Here we are at the end of 2002, at pretty much the same point we were at the end of 2001—having survived a very difficult year and assuming/hoping that business would be better by about the middle of the following year. Apparently time has stood still and a year went by without anything happening.
It's not quite that bad, of course. Sure, the semiconductor equipment book-to-bill ratio dove below 1.00 again, meaning basically that equipment sales are dropping. I won't try to say that things are fine — many companies and individuals are still hurting quite a bit.
I think that disaster has been averted, though. There have been dire predictions for more than a year now about major companies going out of business and others being forced to consolidate to survive. This hasn't happened. We have been clever enough as an industry to figure out ways — as painful as they may be — to keep things going. There has been a bit of consolidation, but I would be hard-pressed to name the biggest company in packaging that got “consolidated.” The blockbuster deal hasn't happened. Between cost reductions, clever partnerships, adjustments in focus and some bewildering financial dealings, the industry has been riding it out. A look back at 2002 leaves me impressed with the fighting spirit in the packaging world.
Another positive sign I've seen of elevated maturity in 2002 is a diminished level of irrational bandwagoning. After the opto roller coaster where everyone wanted a piece of that pie, the buzzword this year was China — everyone needed a China strategy. This has developed much more reasonably, though. Companies haven't been shy about announcing a new partner in China, for example, but the announcements on that topic are based on real activity, not just a new spin to a product or service that already exists. Maybe we have learned something about behaving like grown-ups.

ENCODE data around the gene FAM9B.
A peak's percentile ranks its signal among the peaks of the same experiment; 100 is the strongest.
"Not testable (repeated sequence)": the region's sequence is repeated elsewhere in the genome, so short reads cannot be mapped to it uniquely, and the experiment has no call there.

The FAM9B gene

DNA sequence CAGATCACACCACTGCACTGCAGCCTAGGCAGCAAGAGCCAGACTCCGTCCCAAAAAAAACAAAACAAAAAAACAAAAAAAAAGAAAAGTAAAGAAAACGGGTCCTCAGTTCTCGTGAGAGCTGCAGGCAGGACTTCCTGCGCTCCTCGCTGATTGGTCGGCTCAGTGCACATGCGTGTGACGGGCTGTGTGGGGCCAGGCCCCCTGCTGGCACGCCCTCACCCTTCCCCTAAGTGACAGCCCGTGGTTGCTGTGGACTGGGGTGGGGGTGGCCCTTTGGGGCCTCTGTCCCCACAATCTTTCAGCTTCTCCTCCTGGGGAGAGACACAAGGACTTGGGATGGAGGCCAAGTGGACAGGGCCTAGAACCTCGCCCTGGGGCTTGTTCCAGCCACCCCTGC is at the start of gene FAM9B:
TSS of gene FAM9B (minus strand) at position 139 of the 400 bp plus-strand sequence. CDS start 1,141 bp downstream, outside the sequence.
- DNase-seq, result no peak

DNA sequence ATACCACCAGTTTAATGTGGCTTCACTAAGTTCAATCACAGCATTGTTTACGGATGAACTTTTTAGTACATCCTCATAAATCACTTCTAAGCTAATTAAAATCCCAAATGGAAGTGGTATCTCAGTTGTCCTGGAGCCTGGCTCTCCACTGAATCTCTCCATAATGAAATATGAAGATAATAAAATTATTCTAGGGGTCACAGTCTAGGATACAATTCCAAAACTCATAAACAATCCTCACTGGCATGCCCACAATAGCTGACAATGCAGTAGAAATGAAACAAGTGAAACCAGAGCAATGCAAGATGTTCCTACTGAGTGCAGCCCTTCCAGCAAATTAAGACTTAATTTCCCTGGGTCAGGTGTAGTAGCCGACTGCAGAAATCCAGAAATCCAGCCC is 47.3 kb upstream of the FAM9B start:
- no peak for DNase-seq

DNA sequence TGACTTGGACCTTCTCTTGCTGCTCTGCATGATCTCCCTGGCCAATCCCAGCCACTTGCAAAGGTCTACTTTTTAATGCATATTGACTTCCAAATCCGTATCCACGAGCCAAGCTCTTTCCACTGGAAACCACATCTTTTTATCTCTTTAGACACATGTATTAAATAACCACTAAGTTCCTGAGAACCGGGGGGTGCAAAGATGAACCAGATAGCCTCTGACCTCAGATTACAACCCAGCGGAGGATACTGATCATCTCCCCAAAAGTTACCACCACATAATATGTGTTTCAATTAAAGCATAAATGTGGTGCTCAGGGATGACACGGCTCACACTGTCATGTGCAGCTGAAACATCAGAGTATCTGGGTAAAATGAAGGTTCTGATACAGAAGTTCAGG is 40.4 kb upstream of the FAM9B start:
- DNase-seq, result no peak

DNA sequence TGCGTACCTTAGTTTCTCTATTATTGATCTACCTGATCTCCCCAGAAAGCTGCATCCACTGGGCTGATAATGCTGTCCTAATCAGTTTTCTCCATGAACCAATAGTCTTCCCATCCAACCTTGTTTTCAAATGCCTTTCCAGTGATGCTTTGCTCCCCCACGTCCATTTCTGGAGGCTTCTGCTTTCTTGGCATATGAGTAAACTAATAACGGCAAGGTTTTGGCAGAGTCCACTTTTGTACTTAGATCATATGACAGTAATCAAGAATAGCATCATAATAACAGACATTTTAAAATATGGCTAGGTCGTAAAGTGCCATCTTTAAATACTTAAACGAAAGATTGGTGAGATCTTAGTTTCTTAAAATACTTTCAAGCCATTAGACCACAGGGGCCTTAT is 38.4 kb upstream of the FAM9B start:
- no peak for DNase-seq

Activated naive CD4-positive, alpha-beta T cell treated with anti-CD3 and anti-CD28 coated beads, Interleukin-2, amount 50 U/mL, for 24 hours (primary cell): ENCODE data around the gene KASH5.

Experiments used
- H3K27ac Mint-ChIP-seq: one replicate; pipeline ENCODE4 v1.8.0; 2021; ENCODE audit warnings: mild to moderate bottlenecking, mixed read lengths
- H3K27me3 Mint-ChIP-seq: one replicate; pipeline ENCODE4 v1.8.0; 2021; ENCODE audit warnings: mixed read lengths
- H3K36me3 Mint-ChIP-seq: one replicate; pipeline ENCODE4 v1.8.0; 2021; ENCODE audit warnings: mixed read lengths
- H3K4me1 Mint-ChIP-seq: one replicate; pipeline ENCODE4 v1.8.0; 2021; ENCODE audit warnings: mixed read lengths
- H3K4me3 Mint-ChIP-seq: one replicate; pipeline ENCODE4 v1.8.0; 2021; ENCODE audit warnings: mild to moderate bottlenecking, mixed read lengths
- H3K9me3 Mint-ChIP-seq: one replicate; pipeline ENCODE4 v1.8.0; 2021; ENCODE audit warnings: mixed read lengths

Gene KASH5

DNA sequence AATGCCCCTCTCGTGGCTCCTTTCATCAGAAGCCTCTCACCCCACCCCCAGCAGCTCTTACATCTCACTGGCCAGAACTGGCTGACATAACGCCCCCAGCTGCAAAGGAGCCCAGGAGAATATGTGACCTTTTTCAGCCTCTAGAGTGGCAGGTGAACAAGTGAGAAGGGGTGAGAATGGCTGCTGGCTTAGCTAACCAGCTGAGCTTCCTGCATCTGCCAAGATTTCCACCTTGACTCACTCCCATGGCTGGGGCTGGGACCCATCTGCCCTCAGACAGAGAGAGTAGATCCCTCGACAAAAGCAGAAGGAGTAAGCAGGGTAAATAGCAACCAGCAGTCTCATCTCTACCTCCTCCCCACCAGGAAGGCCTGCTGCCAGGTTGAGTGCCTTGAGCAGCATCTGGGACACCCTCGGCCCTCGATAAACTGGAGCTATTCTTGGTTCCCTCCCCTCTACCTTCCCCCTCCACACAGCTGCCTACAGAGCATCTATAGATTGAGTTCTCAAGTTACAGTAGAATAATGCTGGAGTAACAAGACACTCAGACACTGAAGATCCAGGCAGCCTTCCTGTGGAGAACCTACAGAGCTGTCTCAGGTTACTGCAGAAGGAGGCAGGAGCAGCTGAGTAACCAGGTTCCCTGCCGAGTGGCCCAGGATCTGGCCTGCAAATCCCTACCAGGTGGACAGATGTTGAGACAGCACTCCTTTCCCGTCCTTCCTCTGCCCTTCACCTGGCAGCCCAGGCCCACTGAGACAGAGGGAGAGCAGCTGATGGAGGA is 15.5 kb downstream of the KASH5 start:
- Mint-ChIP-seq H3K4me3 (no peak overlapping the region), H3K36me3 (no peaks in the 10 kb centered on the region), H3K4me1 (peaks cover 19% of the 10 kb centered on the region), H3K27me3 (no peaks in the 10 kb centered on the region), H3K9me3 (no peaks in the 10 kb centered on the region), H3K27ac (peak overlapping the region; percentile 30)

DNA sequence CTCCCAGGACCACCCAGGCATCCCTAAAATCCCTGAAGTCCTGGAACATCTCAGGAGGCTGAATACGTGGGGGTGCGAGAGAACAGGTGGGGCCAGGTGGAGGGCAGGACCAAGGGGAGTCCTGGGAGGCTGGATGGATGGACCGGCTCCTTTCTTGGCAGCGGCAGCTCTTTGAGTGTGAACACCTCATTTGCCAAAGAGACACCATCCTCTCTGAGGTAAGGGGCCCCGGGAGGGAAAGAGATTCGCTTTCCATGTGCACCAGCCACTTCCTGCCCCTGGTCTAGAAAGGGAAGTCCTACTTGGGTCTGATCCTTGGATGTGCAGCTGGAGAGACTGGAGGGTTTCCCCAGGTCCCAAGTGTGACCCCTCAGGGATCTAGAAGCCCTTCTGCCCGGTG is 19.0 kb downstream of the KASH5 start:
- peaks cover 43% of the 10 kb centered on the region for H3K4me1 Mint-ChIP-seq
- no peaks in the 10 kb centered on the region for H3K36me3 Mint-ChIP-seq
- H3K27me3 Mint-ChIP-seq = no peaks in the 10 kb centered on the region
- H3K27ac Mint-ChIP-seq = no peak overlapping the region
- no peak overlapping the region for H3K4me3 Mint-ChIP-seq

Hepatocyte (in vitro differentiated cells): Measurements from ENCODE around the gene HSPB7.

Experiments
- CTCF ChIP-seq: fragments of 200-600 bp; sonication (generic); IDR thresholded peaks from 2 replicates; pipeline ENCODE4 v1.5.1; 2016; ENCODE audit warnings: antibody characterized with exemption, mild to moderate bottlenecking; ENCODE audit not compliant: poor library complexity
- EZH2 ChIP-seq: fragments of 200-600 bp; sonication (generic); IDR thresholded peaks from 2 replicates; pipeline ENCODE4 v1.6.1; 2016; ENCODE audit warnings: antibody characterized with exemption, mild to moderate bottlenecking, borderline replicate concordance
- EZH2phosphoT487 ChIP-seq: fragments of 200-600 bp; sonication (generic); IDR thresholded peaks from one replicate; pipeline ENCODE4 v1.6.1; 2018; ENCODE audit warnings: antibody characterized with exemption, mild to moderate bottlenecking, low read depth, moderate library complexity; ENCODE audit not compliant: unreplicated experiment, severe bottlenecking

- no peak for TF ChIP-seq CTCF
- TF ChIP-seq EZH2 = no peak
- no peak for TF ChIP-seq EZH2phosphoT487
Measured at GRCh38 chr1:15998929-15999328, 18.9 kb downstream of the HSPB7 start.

Finally, it almost goes without saying that technology advanced as strongly as ever in 2002. A great recent example is LSI Logic's announcement that it has developed silicon processes, design approaches and packaging processes that allow wire bonding on top of active circuitry. If you have control of the silicon layout, you can decrease the die size by a significant amount if you remove the area around the perimeter where wire bond pads normally are placed.
This is an important advance in packaging, and it's encouraging that chip companies are integrating their chip designs with the packaging technology. That's the kind of thing that will help the industry take its next step out of the doldrums.
Thanks for reading,
Jeffrey C. Demmin